• We should be able to import statically animated meshes. A very clever way to do this is to use all the animated transform nodes and convert them to a joint hierarchy, and then to simply rigid bind the meshes to their joints. This is very similar to how rigid binding is done at the moment, but in this case the artists need not create a skeleton before hand (creds for this goes to Samuel Lundsten, our casual graphics artist).
  • Model entities are a bit too generic. This is very flexible with the current multithreaded solution, since we can simply send a GraphicsEntityMessage to the server side ModelEntity and everything works out fine. However, whenever we need a specialized model, for example a particle effect, a character (, and in the future cloth/destructable model) we are likely to have specialized functionality, for example particle effect start/stop, character animaton play and so on, you get the idea. It’s a bit more intuitive if we have different types of entities for this instead of using generic model entities. Also, in my opinion, the way a character is ALWAYS a part of a model entity, be it initialized or not, which doesn’t look that nice. Another problem is that since particle models, just like any models, have a simple model hierarchy, we need to traverse all particle nodes in order to start/stop the particle effect. This can then be way more generalized if we have a ParticleModelEntity which handles this for us.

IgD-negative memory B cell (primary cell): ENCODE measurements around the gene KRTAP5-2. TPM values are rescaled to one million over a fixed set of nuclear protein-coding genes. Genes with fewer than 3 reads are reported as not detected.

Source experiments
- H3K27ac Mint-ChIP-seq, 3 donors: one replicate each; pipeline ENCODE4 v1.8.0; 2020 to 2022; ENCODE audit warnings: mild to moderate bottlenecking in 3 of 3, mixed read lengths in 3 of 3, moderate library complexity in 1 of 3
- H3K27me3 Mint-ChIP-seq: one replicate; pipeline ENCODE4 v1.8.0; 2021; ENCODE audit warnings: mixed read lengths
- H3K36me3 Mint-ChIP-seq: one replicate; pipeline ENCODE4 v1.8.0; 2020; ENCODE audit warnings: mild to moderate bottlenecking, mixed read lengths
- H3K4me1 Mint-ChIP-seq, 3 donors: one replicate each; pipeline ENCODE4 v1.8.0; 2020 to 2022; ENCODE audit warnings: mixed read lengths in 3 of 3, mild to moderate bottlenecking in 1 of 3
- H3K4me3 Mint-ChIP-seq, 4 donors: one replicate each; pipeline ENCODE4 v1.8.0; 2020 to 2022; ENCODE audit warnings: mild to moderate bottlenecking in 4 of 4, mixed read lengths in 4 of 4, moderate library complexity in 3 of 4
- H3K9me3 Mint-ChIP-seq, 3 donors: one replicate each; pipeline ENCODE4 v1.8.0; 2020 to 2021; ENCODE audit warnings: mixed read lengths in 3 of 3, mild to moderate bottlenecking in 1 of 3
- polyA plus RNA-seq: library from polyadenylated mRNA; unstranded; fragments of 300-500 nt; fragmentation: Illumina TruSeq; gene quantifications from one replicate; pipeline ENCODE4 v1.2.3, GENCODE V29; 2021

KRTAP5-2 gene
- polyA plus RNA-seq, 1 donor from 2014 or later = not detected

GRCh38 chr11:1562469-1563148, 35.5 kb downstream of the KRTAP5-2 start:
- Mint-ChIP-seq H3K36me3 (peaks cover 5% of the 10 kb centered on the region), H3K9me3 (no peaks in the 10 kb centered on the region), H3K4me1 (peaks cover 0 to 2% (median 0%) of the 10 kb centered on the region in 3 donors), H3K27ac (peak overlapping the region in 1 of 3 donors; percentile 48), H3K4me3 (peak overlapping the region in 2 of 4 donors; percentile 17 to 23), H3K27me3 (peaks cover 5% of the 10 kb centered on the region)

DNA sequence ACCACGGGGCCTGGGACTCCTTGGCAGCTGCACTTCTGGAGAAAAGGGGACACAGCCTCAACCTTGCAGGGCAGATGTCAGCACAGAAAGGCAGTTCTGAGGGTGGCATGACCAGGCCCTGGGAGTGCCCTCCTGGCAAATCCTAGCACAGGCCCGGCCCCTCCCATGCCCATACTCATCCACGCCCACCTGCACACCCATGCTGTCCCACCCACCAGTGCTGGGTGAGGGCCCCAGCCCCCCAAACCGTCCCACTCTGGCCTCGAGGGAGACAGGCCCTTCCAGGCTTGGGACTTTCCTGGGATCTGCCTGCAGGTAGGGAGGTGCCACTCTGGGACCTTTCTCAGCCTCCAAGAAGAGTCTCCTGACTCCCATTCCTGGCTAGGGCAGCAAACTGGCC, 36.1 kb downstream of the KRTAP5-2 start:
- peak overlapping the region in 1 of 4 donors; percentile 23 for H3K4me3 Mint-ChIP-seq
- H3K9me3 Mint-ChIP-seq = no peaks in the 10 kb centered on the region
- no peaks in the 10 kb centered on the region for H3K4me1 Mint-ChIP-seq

• OpenGL renderer. I don’t really like the DirectX API, in any shape or form. It’s only valid to use for Windows and Xbox, and for Windows we can still use OpenGL anyways, so there is really no reason unless you want to develop games exclusively for Xbox. Besides, the current gen graphics is only available on Xbox One, so the only reason we would want to keep using DirectX would be to develop games to a set-top box. We will of course till have the DirectX 11 renderer available if we want. Right, OpenGL! I’m almost done with AnyFX right now, and currently the only back-end implementation available is for GL4 (coincidence? I think not!). The shading was the major cog in our wheels, since we had no FX counterpart for OpenGL, which I hope AnyFX will supply.
  • Integrate AnyFX. Whenever I’m done with AnyFX, meaning it should be thoroughly tested with geometry shading, hull and domain shading, samplers and perhaps even compute shaders, I’m going to integrate it with Nebula in order to accomplish the goal defined above.
  • Compute shading. Whoa, this would be soooo awesome to integrate. With this, we could have GPGPU particles, or perhaps a Forward+ renderer (drool).
  • Frame shader improvement. It could prove useful to be able to declare depth-stencil buffers separately. This isn’t really THAT important, but it could prove useful to render some stuff to a separate depth buffer without having requiring it to be paired with the actual render targets.
  • Implement some system which lets us use two sources for shaders. This is useful when having an SDK, with all the useful shaders from the engine, and then be able to import new shaders from an auxiliary source, your project for example. The same goes for materials, and materials should perhaps be defined as a resource where each material defines their shaders, variations for each shader and parameters for each material. As such, we can simply just add a new material. Currently, the materials are listed in one big XML file, and this is not so neat, seeing as we might have tons of different materials, and finding a certain material takes a considerable amount of time since just the current materials take up tons of space. With this implemented, we can also split materials into SDK materials and project materials. As for frame shaders, we specify a very specific render path, and in my opinion, this should be exclusive for each project.